- Database has at least two things that makes it less than ideal for agile development. First one being types, especially if the types propagate out into the application code (*cough* Microsoft). The second being based on a schema, which means that one has to make all the choices up front.
- Databases are really built for a single machine, and even though all the big database vendors has replication support, it still seems like a bad solution if one really wants scalability. There are a lot better ways of doing scalability now a days (a distributed hash tables comes to mind).
- Databases are meant to be standardized, but in reality they are not. They all have different syntax to do common things.
- It has been said that when you build a DSL, then sooner or later it will turn into a (bad) full-fledged programming language. What if instead the data was simply part of the program and you could manipulate it as you are used to? Functional languages makes this much easier and possible. Especially a programming language that is built with concurrency in mind.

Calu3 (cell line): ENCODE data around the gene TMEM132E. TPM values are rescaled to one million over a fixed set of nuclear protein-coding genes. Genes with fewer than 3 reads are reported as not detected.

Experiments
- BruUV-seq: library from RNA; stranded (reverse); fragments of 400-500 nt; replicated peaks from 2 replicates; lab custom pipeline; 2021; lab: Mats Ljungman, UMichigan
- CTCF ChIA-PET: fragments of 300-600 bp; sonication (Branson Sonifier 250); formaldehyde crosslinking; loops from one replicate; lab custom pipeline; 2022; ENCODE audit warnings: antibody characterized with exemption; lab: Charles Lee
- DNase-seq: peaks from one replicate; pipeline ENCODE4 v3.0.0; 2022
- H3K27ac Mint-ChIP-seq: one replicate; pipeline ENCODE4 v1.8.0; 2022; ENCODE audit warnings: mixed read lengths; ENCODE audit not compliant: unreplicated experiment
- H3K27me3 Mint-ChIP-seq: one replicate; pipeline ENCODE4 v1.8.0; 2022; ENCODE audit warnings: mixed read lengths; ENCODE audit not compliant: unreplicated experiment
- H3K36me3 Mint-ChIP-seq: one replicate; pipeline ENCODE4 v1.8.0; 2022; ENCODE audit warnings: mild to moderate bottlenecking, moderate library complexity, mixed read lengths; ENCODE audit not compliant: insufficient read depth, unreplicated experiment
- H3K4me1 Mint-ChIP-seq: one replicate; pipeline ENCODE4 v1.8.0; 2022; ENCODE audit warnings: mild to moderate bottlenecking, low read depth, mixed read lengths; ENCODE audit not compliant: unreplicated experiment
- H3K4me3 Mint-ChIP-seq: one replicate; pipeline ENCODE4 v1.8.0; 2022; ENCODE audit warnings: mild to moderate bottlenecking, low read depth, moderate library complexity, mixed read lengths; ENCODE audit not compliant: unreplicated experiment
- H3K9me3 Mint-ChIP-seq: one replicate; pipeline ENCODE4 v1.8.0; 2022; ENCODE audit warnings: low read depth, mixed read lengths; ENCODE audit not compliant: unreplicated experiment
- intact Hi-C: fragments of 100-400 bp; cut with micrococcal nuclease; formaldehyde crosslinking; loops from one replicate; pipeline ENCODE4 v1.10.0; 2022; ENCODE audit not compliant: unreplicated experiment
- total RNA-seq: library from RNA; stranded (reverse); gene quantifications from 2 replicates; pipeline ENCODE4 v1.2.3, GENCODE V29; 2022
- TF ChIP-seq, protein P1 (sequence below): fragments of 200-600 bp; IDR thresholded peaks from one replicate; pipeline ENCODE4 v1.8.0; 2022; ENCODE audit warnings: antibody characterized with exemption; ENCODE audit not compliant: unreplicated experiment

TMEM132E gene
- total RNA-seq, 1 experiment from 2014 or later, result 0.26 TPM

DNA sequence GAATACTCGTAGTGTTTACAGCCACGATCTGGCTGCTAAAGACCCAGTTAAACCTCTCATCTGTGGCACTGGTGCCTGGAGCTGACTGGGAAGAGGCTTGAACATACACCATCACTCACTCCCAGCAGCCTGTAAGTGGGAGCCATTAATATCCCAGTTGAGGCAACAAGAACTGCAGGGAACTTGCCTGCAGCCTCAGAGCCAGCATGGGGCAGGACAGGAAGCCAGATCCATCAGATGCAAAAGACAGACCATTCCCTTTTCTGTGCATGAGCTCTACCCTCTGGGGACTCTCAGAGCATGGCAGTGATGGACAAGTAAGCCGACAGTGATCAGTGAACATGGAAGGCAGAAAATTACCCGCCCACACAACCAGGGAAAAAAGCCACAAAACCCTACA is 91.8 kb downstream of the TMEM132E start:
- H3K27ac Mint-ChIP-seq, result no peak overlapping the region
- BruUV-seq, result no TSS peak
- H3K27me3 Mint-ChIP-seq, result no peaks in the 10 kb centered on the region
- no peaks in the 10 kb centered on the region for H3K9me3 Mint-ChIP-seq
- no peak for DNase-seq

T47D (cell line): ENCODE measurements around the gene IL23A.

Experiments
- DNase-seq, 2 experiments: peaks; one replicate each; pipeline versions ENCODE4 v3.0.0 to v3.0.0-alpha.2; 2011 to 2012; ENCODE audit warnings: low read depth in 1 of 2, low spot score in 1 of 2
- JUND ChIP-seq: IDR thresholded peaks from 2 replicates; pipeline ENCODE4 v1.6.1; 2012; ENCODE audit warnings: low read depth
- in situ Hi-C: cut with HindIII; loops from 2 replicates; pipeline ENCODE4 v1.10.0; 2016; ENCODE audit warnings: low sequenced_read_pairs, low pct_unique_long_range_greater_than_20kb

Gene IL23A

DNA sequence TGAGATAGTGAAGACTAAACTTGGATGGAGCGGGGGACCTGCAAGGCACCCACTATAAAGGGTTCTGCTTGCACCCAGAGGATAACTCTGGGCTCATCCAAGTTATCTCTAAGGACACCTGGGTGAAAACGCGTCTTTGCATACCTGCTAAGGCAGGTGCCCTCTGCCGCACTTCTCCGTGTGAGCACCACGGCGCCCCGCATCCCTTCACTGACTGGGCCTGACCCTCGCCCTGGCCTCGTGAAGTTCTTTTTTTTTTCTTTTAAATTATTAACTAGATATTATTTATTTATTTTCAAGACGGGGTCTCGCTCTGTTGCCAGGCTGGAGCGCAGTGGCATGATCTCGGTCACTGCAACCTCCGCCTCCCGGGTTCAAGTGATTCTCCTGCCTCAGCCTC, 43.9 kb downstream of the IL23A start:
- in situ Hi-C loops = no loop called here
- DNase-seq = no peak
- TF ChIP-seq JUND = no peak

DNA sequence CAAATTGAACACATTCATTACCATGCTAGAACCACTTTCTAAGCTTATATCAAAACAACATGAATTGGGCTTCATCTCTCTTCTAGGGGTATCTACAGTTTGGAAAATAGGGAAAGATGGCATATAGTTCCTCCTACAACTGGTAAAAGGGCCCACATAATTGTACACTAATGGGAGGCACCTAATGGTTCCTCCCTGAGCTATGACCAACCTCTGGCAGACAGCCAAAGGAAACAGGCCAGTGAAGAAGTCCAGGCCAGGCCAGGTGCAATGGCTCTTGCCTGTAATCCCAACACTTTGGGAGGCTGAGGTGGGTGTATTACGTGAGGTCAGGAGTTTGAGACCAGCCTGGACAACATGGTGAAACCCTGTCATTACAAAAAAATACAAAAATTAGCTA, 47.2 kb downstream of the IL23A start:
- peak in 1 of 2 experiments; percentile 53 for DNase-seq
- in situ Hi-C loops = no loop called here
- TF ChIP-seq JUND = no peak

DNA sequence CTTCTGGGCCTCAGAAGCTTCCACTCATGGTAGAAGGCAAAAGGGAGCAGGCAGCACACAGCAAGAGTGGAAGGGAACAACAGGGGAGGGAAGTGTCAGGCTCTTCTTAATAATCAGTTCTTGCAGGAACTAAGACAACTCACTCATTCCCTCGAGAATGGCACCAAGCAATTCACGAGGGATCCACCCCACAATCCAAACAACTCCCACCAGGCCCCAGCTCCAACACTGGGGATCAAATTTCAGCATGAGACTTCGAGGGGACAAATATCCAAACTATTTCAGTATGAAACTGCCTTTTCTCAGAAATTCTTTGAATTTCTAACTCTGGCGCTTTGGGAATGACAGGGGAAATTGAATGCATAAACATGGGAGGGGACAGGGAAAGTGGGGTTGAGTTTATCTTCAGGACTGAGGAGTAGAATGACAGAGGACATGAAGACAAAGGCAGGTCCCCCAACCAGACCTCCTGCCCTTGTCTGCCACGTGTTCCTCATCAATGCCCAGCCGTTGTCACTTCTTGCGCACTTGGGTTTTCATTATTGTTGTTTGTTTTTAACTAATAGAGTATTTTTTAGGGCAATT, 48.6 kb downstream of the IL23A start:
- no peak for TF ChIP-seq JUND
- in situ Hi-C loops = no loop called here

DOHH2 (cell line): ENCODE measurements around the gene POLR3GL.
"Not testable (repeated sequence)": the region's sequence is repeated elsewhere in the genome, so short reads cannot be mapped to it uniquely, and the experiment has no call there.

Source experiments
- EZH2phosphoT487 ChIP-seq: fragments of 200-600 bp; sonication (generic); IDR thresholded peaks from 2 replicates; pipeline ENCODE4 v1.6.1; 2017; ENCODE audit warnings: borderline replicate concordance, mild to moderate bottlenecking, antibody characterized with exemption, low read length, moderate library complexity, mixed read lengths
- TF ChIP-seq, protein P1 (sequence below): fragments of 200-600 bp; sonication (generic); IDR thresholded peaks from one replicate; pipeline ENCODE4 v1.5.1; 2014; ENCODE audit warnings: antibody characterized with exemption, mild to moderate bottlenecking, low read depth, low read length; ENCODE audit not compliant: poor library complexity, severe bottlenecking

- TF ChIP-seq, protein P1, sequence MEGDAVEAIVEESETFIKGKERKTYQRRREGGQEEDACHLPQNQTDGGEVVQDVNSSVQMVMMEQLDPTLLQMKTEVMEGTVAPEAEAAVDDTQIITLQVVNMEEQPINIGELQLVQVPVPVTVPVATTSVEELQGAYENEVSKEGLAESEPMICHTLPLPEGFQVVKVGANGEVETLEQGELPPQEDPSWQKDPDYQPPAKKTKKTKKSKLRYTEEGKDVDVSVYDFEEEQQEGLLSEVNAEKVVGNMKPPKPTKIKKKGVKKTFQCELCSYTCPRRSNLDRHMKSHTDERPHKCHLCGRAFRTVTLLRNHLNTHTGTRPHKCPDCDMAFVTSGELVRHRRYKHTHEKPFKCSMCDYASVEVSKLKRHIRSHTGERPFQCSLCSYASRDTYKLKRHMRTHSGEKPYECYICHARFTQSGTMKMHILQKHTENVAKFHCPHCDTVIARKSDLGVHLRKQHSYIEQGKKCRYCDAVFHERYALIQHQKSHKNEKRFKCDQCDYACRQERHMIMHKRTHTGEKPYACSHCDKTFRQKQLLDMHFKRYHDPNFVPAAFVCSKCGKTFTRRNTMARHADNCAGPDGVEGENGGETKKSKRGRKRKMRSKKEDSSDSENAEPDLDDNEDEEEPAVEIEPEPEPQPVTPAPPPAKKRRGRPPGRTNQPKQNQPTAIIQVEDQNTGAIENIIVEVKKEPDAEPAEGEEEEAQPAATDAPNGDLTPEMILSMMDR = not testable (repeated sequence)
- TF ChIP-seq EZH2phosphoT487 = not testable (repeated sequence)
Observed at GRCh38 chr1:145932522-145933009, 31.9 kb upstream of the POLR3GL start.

In part 1 I made the very brief argument that compiling sucks. I really like that cartoon since there is a lot of truth to it. Compiling sucks mainly because it breaks flow. There has been several tries to fix it by lowering the time it takes to compile but in the end, it’s still the same loop: write, compile, “debug”.
There is another layer to it as well, one that dynamic languages doesn’t necessarily imply: Developing a program should be having a running program that can be used while it is being written. This is one of the pillars of agile programming. Step one in achieving this goal is to separate the UI from the backend. Web is a natural way to do this.
Django comes very close to achieving this with it’s automatic reloading on change, but the biggest problem is that it’s not able to automatically migrate the most basic model changes. On the other hand Django has many other things going for it so it is by no means a bad choice. But there might be a better one lurking in the dark.